Two Retellings of Mythology

I was most graciously invited to join a reading group in their consideration of Pindar's First Olympian Ode alongside Ovid's first letter in Heroides. Let us hope that the works may speak to us if we lack the foundation of guidance for better comprehension. Still, as the Pindar ode is elusive, I did have to do some extra reading to gain a better grasp of it (see links). The two works are written in different genres and their authors lived almost half a millennium apart.
Despite this, the pairing makes far more sense than exemplifying the modern almost oxymoronic concept of intelligent clashing. And while I retain Gadamer's warning in Truth and Method that the mind of the modern man becomes ever like a museumeverything assembled there removed from its original contextit cannot be denied that both of these short works are examples of retellings of mythology. In this respect, we can read them to appreciate the options open to the writer of today who need not feel entirely divorced from myths by the chasm of time.
Pindar's First Olympian Ode, as all of the odes in that collection, follows a fixed format, wherein victory is proclaimed, including the name of the victor and his parents, place of origin and similar; myth is used as ornament and to demonstrate moral lessons (these may be proverbial); prayers are made. The (limited) points I would like to pick upon here, in order, have to do with the refashioning of myth; 'slander'; victory (and writing).
Pindar claims that humans distort traditional stories, which brings to mind the barring of tragedy in Plato's Republic, which nonetheless uses some of the tropes of these stories itself. Pindar writes: "Tales/ told and overlaid with elaboration of lies/ amaze men's wits against the true word" (trans. Lattimore, I think he translated it best, 28-9). Socrates couldn't have put it better! Pindar, however, is writing here to "speak well of the gods". For this reason, he retells Pelops' story. He warns of what I wonder might be described as ὕβρις, for it is a result of an exaggeration, the loss that comes to those who speak slander, ἀκέρδεια λέλογχεν θαμινὰ κακαγόρους (53). So he changes Pelops' myth and Pelops is not served to the gods but snatched away by the desirous Poseidon (it is better to desire a person and metaphorically snatch them up than to eat them? I mean, the trident is also a glorified fork!)
Finally, Pindar shows how victory is achieved through dangerous acts (in the illustration of Pelops and the chariot race), yet it is precisely the overcoming of such challenges that mean that fame may shine from afar. Here, he connects victory to poetry and explains that just as the victor "walks on this height" it is the poet's role to "stand beside" the victor with his "skill" (i.e. of poetry). Thence the aphorism lauding the importance of the writer to the person performing the feat.

Ovid's Heroides—judging from the limited commentary (Showerman) I read—does not follow a fixed form so much as demonstrate Ovid's working within the genre of the epistolary elegy from the vantage point of heroines. Showerman writes: "What the Heroides lose by ... being the portrayal of legendary characters in language removed  from ordinary life they gain from their ... constant stimulation of literary reminiscence ... they should be judged on the basis of their connection rather with literature than with life."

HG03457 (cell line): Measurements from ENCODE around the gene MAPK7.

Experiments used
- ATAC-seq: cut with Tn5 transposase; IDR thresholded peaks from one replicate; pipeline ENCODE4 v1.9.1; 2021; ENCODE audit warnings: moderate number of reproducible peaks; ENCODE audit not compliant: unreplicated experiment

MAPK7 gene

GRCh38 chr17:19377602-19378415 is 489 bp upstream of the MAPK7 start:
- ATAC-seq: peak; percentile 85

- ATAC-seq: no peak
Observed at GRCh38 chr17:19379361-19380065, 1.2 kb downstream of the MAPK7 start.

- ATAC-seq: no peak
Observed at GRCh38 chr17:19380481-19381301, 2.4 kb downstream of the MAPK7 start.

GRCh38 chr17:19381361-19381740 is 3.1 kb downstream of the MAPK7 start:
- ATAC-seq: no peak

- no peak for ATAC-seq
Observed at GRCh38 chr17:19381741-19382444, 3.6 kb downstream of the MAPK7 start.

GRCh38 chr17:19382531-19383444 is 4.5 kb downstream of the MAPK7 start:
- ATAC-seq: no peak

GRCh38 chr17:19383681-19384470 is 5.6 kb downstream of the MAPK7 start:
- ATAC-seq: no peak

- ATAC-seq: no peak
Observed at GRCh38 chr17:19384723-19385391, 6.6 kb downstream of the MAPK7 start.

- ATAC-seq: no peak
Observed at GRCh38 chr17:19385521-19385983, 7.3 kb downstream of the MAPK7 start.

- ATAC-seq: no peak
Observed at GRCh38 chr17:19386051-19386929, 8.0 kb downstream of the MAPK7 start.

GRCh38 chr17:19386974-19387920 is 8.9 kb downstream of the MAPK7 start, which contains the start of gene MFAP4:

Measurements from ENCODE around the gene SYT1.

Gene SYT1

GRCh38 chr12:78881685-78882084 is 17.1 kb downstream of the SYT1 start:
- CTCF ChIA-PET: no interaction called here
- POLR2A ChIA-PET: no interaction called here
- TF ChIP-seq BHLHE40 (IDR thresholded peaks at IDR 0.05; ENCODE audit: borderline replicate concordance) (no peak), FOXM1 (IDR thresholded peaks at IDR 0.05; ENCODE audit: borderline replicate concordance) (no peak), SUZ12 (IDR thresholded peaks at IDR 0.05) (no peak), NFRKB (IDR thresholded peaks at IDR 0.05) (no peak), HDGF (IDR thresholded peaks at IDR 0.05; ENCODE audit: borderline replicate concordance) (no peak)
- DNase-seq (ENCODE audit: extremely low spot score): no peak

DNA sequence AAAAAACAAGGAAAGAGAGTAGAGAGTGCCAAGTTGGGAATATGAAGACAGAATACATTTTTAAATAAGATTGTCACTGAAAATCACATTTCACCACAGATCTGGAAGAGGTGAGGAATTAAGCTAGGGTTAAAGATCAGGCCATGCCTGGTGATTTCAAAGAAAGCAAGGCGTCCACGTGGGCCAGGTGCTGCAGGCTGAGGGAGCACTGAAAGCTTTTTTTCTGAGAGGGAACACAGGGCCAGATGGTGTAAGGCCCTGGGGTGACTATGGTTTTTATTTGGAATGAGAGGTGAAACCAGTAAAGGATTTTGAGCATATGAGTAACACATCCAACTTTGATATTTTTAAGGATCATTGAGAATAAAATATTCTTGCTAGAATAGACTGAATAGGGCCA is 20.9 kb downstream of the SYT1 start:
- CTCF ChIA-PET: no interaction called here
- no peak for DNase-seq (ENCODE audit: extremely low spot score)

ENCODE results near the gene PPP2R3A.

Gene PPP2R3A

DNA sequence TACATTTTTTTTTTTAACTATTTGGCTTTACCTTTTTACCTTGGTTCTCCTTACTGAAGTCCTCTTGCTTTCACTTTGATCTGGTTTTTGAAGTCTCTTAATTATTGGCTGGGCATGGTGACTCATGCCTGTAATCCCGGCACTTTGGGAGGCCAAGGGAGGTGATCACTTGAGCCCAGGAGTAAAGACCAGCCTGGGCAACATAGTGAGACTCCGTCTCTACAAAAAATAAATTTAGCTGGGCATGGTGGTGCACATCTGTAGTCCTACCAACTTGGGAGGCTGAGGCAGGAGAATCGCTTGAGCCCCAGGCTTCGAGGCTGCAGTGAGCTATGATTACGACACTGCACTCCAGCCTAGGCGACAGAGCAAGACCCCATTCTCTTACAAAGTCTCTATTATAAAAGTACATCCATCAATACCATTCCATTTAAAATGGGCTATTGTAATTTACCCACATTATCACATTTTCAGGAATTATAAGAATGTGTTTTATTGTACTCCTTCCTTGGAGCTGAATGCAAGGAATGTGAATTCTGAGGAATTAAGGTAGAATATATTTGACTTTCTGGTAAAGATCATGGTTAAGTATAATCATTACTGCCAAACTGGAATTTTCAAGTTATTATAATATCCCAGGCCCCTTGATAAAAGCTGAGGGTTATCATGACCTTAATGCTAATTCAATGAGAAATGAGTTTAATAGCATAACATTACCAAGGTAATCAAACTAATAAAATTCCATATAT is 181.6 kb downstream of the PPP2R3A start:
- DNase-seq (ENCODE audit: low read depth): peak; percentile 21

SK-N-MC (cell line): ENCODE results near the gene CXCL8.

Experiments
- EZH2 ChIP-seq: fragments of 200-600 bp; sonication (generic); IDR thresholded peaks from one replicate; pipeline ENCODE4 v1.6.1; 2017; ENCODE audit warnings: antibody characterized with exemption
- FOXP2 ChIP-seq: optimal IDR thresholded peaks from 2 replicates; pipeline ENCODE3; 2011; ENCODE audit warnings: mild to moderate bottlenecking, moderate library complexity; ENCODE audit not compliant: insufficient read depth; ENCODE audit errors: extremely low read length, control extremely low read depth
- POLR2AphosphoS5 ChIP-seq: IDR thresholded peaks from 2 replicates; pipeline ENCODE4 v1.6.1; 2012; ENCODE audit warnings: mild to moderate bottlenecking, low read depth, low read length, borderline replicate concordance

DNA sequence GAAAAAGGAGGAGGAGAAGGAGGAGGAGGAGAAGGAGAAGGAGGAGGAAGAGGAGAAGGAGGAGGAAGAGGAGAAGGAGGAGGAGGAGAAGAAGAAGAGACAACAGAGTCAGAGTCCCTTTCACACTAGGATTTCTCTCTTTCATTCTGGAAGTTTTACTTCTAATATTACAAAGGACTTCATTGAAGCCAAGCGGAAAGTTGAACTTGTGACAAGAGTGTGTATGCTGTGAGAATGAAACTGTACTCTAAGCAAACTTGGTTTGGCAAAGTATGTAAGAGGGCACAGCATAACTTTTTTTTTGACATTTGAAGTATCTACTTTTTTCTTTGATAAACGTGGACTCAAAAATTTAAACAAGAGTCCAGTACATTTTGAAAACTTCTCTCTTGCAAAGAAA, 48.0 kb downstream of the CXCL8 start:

I do not read Latin and only read the Showerman translation, which appealed to me immediately for how well it lent itself to being read aloud. My favourite parts were Penelope voicing a woman's anxiety (women may be situiationally more vulnerable); the hope of the letter; the woman's perspective of war and victoryconnected finally to absence.
I do not know if this is a trope of the worries we fall to, but nominate it to become one if it isn't: "When have I not feared dangers graver than the real?" The chaste woman is "wroth with vows" she herself has made. The woman who runs the household fears she may be seen as "too rustic" by he who is technically bound to her by wedlock but abroad and may be "captive to a stranger love". Since Penelope has no news of Ulysses, she lives "on in fear of foolish things like these".
It is a beautiful touch, I think, to have Penelope write that she gives this letter to all of the strangers who come to their shores, in case they happen to see Ulysses anywhere. Talk about message in a bottle (cue the Police song—the hopeful message 'fishing' for love).
Finally, from the woman's perspective, Penelope asks what the use is of all the destruction of war if she is to remain alone, i.e. without Ulysses. Further, she muses that if the enemy had not yet fallen she would at least know where her husband was (fighting in Troy) "and have only war to fear".  As it is, Penelope writes, "A victor you are and yet not here" and concludes criticising his "shameful absence" after depicting his son in need of guidance and his rivals growing fat in his halls with no one there to repel them. "My heart is being torn, your substance spoiled"—so it is that absence is not a requisite of love despite that adage about the heart growing fonder.
If I had to draw comparisons between these two works, I would first focus on the concept of victory: Pindar includes warnings of victory (it is dangerous) and Penelope demonstrates some of the cost of war (uncertainty, a son with an absent father). I would also discuss the effects of retelling: to be pious; to take another vantage point, etc. Both of these works also happen to conveniently point to greater questions, like, what is the truth of events, whose narrative should count, and so on.

Magazine: Maire Claire Maison. Brush: Ewansim floer grunge at DeviantART.

No comments:

Post a Comment